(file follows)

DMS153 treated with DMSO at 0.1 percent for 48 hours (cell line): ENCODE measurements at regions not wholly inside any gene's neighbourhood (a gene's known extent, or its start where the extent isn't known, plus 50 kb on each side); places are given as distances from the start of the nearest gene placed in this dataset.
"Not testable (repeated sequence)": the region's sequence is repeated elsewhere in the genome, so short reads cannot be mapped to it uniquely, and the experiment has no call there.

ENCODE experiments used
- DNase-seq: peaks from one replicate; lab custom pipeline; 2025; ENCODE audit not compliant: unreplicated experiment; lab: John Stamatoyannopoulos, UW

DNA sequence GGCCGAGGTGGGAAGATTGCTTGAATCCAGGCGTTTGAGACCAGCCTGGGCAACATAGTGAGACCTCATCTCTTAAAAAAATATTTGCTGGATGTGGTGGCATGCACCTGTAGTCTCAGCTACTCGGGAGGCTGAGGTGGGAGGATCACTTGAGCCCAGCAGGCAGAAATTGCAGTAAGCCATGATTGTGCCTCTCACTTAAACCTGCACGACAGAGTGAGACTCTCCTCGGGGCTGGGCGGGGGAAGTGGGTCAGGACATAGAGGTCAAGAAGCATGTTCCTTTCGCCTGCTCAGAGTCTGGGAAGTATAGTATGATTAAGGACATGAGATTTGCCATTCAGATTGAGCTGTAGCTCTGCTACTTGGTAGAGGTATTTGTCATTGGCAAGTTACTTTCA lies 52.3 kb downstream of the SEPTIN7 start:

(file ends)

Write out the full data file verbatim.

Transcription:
DMS153 treated with DMSO at 0.1 percent for 48 hours (cell line): ENCODE measurements at regions not wholly inside any gene's neighbourhood (a gene's known extent, or its start where the extent isn't known, plus 50 kb on each side); places are given as distances from the start of the nearest gene placed in this dataset.
"Not testable (repeated sequence)": the region's sequence is repeated elsewhere in the genome, so short reads cannot be mapped to it uniquely, and the experiment has no call there.

ENCODE experiments used
- DNase-seq: peaks from one replicate; lab custom pipeline; 2025; ENCODE audit not compliant: unreplicated experiment; lab: John Stamatoyannopoulos, UW

DNA sequence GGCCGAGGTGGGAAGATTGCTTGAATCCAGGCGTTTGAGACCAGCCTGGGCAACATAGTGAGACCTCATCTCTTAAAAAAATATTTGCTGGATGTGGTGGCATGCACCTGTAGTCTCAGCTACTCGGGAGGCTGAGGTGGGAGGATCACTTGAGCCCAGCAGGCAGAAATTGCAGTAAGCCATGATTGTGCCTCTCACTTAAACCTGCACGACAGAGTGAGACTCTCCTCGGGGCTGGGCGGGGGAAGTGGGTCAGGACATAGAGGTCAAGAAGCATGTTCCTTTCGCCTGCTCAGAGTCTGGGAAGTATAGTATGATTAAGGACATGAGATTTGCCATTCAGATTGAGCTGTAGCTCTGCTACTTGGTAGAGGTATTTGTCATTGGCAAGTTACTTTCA lies 52.3 kb downstream of the SEPTIN7 start: